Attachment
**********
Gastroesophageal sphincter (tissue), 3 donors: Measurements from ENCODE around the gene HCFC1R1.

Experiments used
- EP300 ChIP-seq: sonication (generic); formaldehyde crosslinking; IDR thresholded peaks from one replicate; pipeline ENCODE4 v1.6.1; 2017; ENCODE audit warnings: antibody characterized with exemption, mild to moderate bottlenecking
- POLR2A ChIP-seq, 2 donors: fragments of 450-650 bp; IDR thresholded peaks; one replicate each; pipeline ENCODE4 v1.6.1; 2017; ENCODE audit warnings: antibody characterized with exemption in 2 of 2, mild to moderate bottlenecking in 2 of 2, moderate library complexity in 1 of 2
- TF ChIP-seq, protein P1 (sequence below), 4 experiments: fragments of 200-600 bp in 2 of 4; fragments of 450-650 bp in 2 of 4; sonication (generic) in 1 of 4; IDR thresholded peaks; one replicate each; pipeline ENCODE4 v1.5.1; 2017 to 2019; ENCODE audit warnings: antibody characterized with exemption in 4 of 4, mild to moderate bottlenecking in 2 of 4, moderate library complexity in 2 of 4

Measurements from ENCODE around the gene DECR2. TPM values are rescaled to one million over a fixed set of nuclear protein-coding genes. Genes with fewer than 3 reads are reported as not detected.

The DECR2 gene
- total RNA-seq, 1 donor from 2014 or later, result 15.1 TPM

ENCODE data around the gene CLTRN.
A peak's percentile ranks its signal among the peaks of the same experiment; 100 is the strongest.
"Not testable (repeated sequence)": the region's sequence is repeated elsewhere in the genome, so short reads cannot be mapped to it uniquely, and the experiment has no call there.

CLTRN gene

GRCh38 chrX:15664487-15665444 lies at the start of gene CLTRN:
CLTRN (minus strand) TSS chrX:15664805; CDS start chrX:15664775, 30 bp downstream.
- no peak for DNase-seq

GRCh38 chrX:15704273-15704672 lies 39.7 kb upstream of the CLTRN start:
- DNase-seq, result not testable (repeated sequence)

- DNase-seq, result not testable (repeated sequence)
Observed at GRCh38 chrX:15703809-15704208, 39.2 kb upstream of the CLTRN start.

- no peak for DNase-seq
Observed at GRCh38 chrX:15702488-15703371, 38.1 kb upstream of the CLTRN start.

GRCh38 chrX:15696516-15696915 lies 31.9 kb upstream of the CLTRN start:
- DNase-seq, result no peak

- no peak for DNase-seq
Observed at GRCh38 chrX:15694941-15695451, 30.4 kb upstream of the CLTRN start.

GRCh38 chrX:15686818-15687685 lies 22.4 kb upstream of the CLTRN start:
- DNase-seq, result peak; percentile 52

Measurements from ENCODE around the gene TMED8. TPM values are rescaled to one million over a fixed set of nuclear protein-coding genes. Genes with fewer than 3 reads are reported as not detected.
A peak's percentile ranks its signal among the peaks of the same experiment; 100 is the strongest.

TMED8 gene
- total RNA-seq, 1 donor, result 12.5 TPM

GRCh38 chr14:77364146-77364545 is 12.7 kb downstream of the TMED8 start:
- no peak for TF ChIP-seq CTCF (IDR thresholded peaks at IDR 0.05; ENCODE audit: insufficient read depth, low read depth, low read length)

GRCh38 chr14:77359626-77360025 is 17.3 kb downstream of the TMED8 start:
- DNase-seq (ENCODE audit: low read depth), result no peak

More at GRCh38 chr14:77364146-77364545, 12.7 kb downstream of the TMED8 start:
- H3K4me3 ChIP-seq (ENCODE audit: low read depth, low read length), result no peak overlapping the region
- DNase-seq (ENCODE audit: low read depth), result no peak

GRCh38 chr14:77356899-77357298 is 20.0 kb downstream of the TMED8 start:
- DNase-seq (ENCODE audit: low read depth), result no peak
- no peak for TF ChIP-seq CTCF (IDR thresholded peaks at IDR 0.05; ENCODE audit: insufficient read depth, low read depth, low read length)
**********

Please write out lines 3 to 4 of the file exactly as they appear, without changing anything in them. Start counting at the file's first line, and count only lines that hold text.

- EP300 ChIP-seq: sonication (generic); formaldehyde crosslinking; IDR thresholded peaks from one replicate; pipeline ENCODE4 v1.6.1; 2017; ENCODE audit warnings: antibody characterized with exemption, mild to moderate bottlenecking
- POLR2A ChIP-seq, 2 donors: fragments of 450-650 bp; IDR thresholded peaks; one replicate each; pipeline ENCODE4 v1.6.1; 2017; ENCODE audit warnings: antibody characterized with exemption in 2 of 2, mild to moderate bottlenecking in 2 of 2, moderate library complexity in 1 of 2